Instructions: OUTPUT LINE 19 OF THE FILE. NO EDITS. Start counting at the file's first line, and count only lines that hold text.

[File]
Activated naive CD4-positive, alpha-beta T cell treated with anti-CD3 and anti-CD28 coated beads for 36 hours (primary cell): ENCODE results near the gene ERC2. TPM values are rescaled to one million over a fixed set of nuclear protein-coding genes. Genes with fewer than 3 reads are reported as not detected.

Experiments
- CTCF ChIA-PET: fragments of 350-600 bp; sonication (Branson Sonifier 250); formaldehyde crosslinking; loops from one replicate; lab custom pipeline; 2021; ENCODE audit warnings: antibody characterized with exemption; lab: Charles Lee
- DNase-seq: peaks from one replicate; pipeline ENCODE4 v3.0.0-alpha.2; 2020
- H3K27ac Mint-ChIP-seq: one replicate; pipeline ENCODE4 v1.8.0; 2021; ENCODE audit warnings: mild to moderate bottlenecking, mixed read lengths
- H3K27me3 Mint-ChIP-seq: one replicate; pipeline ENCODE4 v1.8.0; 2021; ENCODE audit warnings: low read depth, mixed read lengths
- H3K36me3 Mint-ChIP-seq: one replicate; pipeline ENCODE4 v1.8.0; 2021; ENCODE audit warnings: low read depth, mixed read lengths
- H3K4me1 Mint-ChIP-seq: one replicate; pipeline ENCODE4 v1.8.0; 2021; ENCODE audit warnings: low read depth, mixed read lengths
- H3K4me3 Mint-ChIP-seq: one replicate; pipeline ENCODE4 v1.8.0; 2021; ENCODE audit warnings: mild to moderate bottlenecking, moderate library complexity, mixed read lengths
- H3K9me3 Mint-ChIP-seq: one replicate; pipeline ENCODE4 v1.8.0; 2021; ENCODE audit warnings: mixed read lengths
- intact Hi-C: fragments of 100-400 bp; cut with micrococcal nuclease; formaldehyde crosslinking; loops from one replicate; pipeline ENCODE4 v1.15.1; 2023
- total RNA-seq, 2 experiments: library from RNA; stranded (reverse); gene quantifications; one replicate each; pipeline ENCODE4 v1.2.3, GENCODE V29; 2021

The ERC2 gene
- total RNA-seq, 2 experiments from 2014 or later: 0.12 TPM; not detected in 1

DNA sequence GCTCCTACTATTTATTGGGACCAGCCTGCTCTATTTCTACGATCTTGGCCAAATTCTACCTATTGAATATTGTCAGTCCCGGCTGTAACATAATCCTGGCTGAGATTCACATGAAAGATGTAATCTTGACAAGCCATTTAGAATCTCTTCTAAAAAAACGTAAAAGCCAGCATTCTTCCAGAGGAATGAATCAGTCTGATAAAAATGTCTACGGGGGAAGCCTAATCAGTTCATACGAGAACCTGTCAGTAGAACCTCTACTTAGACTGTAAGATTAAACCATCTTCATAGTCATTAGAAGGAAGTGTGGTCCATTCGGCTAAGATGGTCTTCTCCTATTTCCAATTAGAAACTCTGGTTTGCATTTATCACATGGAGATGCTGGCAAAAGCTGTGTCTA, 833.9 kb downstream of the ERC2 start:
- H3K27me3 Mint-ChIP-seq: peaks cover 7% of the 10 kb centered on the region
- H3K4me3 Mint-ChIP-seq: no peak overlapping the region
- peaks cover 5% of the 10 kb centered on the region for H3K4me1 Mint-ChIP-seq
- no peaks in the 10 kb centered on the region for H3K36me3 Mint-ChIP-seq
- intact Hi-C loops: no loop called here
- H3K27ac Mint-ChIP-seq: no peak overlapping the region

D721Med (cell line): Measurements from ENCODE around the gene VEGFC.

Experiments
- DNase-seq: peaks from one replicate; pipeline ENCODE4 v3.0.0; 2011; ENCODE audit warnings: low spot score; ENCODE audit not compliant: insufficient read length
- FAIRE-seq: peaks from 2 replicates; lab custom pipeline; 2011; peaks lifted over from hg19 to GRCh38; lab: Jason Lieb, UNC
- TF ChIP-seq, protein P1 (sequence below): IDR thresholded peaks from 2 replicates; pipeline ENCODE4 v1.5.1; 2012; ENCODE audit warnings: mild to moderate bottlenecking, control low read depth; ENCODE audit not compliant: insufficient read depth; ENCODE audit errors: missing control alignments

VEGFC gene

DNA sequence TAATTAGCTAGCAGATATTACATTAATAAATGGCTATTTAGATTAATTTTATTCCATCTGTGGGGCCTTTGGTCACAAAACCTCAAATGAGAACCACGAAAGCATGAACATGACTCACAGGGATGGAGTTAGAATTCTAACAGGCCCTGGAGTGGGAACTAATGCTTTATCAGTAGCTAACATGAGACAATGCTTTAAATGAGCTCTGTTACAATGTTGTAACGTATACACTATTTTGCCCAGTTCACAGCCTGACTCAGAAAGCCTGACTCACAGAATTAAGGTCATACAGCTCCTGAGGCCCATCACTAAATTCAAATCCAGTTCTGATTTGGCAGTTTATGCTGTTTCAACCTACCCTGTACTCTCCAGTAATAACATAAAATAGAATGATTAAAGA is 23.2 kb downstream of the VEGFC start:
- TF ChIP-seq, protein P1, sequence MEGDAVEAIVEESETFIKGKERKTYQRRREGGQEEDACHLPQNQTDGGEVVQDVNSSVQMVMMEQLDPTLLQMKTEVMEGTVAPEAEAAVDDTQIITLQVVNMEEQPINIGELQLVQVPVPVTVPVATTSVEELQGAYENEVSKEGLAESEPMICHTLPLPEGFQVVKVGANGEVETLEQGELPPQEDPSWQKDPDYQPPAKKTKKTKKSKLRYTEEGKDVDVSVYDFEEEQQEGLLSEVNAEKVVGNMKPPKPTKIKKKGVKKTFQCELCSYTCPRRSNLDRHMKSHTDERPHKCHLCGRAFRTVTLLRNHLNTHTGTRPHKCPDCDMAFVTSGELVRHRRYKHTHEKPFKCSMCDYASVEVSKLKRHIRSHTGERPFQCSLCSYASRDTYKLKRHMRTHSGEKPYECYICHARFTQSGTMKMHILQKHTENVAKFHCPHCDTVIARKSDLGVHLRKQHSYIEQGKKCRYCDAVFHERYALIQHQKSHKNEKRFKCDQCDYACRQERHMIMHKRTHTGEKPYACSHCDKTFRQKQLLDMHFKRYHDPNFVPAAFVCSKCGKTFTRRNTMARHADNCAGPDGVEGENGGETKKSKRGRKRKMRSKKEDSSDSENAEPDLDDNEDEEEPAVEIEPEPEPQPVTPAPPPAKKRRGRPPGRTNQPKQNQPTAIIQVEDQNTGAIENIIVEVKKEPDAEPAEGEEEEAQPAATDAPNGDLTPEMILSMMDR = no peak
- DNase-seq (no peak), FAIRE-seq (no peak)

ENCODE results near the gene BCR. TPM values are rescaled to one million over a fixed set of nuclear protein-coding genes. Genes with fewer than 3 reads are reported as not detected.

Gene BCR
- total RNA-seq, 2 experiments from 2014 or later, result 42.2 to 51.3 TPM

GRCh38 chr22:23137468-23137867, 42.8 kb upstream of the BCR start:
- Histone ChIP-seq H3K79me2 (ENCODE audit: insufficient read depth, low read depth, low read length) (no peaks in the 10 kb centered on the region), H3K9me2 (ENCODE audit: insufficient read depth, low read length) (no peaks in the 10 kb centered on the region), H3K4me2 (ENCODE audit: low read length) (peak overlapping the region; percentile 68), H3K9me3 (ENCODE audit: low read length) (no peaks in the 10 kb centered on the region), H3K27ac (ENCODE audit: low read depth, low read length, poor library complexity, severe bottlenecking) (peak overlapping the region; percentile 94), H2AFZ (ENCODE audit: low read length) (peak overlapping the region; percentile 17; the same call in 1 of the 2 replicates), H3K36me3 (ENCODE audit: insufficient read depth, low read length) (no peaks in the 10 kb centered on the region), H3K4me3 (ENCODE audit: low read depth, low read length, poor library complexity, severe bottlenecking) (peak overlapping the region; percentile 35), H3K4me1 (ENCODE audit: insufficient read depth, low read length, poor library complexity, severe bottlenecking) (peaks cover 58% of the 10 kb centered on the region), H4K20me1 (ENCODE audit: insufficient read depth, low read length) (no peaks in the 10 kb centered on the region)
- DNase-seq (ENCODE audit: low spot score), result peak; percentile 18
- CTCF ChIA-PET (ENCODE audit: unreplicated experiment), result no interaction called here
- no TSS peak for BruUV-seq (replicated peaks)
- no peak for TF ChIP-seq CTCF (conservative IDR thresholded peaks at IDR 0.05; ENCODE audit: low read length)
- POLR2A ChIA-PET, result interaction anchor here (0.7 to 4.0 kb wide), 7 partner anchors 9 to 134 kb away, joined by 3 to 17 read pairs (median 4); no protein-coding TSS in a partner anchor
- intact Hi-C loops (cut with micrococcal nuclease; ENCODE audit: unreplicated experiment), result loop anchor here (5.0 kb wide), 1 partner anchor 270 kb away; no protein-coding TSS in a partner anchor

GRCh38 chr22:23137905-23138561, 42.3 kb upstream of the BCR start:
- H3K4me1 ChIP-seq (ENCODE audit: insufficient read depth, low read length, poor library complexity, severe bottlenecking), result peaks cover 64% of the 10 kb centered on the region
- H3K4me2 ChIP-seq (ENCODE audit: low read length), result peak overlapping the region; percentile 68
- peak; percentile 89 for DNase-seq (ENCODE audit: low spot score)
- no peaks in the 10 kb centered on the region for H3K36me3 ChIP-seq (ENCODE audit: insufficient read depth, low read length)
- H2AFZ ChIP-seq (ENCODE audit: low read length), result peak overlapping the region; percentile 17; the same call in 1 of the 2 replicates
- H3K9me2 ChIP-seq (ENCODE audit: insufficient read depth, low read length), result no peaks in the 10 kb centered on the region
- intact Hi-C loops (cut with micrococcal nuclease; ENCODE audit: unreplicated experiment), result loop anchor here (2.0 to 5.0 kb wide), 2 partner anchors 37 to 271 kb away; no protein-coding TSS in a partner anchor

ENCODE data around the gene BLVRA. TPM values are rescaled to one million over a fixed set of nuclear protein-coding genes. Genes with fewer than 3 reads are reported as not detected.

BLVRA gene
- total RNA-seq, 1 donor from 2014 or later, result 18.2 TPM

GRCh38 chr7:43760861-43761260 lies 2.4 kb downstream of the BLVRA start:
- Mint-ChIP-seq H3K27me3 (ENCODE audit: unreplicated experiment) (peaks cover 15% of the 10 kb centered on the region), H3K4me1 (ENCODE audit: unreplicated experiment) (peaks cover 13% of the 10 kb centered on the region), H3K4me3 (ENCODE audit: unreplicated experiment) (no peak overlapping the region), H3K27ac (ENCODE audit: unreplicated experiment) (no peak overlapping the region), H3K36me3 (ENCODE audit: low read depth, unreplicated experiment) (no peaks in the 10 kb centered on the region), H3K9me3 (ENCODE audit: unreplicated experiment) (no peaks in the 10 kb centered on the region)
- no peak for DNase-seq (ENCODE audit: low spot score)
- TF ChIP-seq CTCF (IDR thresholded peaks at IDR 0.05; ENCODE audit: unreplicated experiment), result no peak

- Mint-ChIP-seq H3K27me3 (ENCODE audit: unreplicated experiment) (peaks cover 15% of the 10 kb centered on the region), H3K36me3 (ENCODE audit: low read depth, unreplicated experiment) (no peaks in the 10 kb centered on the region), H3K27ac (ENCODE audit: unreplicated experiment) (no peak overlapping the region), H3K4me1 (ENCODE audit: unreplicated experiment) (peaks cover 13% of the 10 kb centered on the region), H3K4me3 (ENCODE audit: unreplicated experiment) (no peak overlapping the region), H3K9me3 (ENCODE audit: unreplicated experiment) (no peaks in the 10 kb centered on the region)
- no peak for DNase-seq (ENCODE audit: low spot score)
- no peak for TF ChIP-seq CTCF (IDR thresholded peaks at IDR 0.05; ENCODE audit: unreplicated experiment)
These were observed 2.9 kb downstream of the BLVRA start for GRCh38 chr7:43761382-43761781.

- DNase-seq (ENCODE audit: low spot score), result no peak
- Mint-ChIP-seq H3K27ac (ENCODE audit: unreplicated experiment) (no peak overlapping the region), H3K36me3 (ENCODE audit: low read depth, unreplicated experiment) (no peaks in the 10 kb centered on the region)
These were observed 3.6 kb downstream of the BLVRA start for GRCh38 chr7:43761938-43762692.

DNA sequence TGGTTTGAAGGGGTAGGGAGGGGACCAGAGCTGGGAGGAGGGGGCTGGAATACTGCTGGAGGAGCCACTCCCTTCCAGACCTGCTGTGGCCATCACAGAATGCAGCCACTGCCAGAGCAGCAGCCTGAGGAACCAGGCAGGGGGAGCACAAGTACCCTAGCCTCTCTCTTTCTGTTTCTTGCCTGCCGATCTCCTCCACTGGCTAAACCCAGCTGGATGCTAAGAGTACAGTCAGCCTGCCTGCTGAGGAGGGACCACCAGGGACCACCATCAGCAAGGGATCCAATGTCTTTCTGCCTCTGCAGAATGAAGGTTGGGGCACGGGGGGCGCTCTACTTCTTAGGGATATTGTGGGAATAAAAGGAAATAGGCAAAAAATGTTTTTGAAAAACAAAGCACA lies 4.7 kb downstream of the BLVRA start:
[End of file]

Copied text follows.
- no peaks in the 10 kb centered on the region for H3K36me3 Mint-ChIP-seq